Many investors who are within 20 years of retirement have reacted to the current market conditions by selling target-date fund assets.
In March, about $9.4 billion flowed out of target-date funds in vintages 2035 and lower, with the biggest outflows coming from funds dated 2020, according to a paper published Thursday by Morningstar Inc.
Meanwhile, net inflows to 2040 target-date funds were slightly positive, and new sales into longer-dated funds were larger, according to the report.
“It’s another sign of how scared people got in March,” said the report’s author, Jason Kephart, a senior manager and research analyst for Morningstar. “It was the fastest 20% [stock market] decline ever, and you had so much uncertainty.”
In 2020 funds, investors pulled more than $5 billion in March. Morningstar compared that with the outflows from 2015 funds during the first quarter of 2015. In the first quarter of 2015, investors withdrew about 1% of total assets from that vintage, compared with 4% in the first quarter of 2020 from 2020-dated funds, the paper shows.
Outflows from target-date funds that have reached their target dates are expected, but not at that rate, Kephart noted.
“It definitely seems like people are pulling [money] out faster,” he said.
The effect of the market drop and COVID-19 was seen even in 2025, 2030 and 2035 vintages, with investors pulling money from all three. That is significant because target-date funds are intended to be long-term investments, and investors typically do not withdraw assets so far from the products’ maturity.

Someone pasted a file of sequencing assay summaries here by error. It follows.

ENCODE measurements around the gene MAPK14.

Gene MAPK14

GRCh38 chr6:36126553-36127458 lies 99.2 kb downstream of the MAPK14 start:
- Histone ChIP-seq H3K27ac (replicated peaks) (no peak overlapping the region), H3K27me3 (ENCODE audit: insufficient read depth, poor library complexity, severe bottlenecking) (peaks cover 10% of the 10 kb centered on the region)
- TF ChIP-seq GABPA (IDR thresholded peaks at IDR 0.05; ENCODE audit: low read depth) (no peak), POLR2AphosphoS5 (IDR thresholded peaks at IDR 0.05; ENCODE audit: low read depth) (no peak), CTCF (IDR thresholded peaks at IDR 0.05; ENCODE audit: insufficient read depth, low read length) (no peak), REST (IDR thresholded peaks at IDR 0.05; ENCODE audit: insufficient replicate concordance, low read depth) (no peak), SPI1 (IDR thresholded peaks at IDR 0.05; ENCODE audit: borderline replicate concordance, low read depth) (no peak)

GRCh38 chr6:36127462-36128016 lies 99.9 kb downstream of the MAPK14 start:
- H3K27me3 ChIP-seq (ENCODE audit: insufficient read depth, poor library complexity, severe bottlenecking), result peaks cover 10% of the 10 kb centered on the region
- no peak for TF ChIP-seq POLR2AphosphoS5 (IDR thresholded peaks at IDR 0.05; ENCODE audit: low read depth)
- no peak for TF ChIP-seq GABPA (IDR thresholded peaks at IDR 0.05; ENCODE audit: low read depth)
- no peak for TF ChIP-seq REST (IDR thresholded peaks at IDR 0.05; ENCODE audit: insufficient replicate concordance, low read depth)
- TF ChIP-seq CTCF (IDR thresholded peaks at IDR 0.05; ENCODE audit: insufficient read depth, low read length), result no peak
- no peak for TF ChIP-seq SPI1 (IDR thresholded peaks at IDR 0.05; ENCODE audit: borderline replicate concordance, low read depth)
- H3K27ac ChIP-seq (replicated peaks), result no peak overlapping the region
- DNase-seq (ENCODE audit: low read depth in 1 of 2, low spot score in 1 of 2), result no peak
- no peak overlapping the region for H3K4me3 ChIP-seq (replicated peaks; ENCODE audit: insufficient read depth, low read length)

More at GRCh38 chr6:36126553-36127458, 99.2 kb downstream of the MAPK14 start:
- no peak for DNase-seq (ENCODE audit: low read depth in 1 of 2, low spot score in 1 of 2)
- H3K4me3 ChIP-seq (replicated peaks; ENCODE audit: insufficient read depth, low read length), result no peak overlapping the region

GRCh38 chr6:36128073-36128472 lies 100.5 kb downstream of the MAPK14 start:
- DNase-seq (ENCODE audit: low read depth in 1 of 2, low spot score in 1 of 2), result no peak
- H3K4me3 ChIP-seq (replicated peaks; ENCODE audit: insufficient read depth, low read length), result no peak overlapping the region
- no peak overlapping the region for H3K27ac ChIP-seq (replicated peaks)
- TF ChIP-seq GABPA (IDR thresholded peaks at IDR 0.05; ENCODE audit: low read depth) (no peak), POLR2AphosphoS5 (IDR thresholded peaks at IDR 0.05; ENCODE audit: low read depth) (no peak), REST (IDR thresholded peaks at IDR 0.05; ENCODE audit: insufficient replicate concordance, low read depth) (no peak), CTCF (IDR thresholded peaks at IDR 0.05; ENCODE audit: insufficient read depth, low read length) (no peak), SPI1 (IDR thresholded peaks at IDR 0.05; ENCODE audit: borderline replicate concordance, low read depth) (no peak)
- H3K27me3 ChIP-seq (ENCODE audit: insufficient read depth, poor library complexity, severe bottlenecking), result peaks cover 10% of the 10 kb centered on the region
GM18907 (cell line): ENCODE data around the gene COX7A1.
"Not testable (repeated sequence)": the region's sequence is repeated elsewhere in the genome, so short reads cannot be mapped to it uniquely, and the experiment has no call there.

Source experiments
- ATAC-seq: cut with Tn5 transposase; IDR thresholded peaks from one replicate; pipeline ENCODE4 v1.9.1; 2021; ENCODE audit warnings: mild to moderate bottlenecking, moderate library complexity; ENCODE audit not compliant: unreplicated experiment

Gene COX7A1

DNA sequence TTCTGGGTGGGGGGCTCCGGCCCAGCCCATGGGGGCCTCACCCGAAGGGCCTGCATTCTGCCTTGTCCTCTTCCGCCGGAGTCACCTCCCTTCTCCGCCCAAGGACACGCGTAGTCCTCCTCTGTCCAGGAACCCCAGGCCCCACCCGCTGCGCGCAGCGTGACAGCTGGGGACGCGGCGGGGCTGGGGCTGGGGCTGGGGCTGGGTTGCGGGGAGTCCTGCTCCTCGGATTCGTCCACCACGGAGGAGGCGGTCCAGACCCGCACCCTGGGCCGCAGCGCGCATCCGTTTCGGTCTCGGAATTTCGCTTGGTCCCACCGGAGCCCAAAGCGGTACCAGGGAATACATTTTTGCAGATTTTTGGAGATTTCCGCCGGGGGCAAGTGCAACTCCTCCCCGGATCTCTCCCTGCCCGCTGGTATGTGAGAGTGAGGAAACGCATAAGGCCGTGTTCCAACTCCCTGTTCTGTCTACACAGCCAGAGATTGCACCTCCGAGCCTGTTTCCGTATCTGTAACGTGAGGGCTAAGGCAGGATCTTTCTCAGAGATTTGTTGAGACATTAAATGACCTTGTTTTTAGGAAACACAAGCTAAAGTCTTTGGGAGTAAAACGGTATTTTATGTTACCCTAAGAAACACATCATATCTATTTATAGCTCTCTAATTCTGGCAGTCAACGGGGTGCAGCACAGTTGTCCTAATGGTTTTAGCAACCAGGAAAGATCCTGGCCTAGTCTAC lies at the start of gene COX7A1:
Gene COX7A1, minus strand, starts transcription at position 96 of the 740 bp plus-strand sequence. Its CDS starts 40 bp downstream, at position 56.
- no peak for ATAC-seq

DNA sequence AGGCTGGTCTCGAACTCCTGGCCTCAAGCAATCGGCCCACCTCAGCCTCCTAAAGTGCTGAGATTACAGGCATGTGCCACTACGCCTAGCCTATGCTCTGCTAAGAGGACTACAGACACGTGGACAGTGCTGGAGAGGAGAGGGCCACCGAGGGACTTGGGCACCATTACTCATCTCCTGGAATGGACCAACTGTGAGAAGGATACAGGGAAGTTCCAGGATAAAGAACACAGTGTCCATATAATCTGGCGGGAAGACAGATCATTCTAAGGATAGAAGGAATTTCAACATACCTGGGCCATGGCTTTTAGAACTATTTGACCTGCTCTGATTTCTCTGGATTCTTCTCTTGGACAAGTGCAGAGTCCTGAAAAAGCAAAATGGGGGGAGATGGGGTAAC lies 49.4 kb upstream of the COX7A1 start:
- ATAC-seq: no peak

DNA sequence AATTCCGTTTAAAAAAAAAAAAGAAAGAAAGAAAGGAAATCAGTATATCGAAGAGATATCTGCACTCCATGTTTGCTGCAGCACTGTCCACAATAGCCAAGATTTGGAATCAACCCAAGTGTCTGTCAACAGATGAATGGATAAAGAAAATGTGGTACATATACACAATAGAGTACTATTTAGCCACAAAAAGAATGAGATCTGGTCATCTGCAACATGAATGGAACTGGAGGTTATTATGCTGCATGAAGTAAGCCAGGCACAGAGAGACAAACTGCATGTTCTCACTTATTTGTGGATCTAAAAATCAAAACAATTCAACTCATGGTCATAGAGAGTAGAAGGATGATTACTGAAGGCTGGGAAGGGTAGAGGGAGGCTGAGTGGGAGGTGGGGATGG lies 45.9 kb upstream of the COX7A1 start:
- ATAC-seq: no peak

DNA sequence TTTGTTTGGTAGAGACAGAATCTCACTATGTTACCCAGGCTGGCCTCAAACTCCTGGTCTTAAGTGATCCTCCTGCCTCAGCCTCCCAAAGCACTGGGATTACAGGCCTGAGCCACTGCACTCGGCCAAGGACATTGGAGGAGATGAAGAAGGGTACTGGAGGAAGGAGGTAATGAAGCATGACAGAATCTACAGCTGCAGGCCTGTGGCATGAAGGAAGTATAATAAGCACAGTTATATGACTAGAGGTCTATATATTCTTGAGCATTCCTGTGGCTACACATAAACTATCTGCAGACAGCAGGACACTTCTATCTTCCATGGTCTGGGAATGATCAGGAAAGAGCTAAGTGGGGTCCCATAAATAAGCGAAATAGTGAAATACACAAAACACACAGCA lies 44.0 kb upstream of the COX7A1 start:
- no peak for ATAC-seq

The sell-offs could mean that investors locked-in losses, instead of giving their assets time to recover.
“Time is your friend in a situation like this,” Kephart said. “No one can call the bottom. No one will know when it’s really safe to get back in. The further you are from retirement, the better off you are just staying in.”
The recent findings contrast somewhat with information from retirement-plan record keepers, some of which have reported that their participants have remained calm amid the volatility.
About three-quarters of investors recently surveyed by Empower Retirement said they have no plans to sell their investments or cash out of plans, the company wrote in a March 31 report.
A separate analysis of the company’s 9.4 million participants over 30 days showed that 99.3% did not make any changes to their retirement investments, according to Empower.
The recent target-date sell-off could have implications for product design, which generally considers longevity, Kephart noted.
“A lot of target-date fund glide paths are based on this assumption that investors in target-date funds are more likely to stay the course,” he said. “I wonder if this will change anything about where the equity allocation should be at the target date.”